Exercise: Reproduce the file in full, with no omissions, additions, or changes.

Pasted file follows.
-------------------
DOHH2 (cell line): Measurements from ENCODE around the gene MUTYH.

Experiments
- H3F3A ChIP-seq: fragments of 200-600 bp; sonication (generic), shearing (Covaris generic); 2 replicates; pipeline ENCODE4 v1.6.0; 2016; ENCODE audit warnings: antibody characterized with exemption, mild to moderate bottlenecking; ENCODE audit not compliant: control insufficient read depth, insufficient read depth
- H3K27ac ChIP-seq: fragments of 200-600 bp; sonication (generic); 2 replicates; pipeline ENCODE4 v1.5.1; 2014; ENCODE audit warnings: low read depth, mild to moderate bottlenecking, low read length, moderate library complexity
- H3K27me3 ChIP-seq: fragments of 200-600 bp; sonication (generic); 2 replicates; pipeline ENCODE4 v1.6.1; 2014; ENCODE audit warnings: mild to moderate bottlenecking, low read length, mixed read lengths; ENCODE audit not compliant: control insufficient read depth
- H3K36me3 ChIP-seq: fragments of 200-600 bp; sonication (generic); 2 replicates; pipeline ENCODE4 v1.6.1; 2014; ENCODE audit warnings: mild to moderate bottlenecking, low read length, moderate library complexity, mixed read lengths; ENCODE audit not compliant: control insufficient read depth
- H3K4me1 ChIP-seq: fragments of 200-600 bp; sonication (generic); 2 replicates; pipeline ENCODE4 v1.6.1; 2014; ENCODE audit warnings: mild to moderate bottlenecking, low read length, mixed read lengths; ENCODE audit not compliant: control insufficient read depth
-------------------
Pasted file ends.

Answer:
DOHH2 (cell line): Measurements from ENCODE around the gene MUTYH.

Experiments
- H3F3A ChIP-seq: fragments of 200-600 bp; sonication (generic), shearing (Covaris generic); 2 replicates; pipeline ENCODE4 v1.6.0; 2016; ENCODE audit warnings: antibody characterized with exemption, mild to moderate bottlenecking; ENCODE audit not compliant: control insufficient read depth, insufficient read depth
- H3K27ac ChIP-seq: fragments of 200-600 bp; sonication (generic); 2 replicates; pipeline ENCODE4 v1.5.1; 2014; ENCODE audit warnings: low read depth, mild to moderate bottlenecking, low read length, moderate library complexity
- H3K27me3 ChIP-seq: fragments of 200-600 bp; sonication (generic); 2 replicates; pipeline ENCODE4 v1.6.1; 2014; ENCODE audit warnings: mild to moderate bottlenecking, low read length, mixed read lengths; ENCODE audit not compliant: control insufficient read depth
- H3K36me3 ChIP-seq: fragments of 200-600 bp; sonication (generic); 2 replicates; pipeline ENCODE4 v1.6.1; 2014; ENCODE audit warnings: mild to moderate bottlenecking, low read length, moderate library complexity, mixed read lengths; ENCODE audit not compliant: control insufficient read depth
- H3K4me1 ChIP-seq: fragments of 200-600 bp; sonication (generic); 2 replicates; pipeline ENCODE4 v1.6.1; 2014; ENCODE audit warnings: mild to moderate bottlenecking, low read length, mixed read lengths; ENCODE audit not compliant: control insufficient read depth